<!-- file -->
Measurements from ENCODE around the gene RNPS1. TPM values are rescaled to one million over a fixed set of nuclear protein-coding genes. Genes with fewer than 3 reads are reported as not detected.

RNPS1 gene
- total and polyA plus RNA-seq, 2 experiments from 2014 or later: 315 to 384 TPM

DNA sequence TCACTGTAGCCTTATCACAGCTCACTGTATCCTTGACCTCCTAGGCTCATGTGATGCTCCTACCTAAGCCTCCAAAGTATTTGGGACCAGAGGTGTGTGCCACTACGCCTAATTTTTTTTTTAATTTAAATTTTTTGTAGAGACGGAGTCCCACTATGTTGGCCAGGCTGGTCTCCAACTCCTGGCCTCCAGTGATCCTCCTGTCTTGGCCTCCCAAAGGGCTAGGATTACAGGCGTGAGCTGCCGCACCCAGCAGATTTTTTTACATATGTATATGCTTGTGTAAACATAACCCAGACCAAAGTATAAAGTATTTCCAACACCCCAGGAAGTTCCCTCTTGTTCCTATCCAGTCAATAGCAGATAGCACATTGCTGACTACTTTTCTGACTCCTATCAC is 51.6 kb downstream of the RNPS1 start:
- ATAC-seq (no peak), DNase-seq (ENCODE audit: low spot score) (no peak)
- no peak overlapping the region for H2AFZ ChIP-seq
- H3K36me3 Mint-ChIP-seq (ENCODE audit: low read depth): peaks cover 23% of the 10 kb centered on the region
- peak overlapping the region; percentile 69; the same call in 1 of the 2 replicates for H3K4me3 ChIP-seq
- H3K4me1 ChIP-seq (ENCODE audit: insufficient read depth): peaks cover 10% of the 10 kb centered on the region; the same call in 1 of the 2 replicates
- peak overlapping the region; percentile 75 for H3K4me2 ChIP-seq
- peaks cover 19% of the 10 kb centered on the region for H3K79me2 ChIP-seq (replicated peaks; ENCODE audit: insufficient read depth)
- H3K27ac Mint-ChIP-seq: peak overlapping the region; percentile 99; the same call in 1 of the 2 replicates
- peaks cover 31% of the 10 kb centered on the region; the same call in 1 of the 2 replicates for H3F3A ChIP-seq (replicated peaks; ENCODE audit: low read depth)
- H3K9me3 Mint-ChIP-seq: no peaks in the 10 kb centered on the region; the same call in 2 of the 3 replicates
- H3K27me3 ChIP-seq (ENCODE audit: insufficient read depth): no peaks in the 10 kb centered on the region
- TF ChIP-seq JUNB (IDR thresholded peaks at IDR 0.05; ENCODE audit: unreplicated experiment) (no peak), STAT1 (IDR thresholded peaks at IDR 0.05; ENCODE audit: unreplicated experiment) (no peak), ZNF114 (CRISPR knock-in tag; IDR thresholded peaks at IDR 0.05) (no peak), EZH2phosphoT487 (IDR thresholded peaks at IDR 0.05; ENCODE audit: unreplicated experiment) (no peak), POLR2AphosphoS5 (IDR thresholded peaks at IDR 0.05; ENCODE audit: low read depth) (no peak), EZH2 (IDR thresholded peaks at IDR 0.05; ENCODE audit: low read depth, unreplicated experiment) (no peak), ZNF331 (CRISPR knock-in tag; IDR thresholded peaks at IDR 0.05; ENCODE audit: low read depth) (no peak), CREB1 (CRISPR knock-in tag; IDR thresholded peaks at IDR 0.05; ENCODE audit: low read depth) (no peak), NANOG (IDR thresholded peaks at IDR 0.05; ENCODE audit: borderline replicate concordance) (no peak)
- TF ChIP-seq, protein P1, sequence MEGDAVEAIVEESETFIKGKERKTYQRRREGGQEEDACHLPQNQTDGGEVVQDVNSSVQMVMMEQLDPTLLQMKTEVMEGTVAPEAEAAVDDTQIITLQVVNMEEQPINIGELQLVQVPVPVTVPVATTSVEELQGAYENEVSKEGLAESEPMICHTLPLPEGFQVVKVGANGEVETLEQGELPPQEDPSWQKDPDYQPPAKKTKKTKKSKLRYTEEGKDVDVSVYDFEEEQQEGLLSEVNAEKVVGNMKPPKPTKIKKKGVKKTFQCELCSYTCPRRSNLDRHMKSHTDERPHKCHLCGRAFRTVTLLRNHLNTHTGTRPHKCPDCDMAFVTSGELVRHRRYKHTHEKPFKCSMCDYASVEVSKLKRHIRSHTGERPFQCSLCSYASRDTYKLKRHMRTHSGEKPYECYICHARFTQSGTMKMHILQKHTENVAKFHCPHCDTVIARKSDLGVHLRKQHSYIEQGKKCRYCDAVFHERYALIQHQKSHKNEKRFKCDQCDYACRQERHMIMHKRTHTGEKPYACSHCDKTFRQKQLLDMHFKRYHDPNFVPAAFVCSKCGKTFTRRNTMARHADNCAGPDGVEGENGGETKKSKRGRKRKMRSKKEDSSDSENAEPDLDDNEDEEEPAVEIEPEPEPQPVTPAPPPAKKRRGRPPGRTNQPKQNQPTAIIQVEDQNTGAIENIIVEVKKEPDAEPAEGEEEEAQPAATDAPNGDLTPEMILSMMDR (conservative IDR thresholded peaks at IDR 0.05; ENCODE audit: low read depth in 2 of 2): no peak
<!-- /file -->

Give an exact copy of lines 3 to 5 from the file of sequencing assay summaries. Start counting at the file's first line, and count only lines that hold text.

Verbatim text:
- total and polyA plus RNA-seq, 2 experiments from 2014 or later: 315 to 384 TPM

DNA sequence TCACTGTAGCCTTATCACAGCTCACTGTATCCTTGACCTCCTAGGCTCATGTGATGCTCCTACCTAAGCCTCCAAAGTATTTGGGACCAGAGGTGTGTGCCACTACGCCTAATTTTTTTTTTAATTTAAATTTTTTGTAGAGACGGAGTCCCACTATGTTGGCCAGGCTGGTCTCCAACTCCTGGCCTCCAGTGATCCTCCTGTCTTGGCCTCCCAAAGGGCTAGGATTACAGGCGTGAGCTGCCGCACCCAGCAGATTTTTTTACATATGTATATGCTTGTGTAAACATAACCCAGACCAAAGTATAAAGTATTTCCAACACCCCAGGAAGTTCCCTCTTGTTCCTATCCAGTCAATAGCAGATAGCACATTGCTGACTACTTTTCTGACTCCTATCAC is 51.6 kb downstream of the RNPS1 start:
- ATAC-seq (no peak), DNase-seq (ENCODE audit: low spot score) (no peak)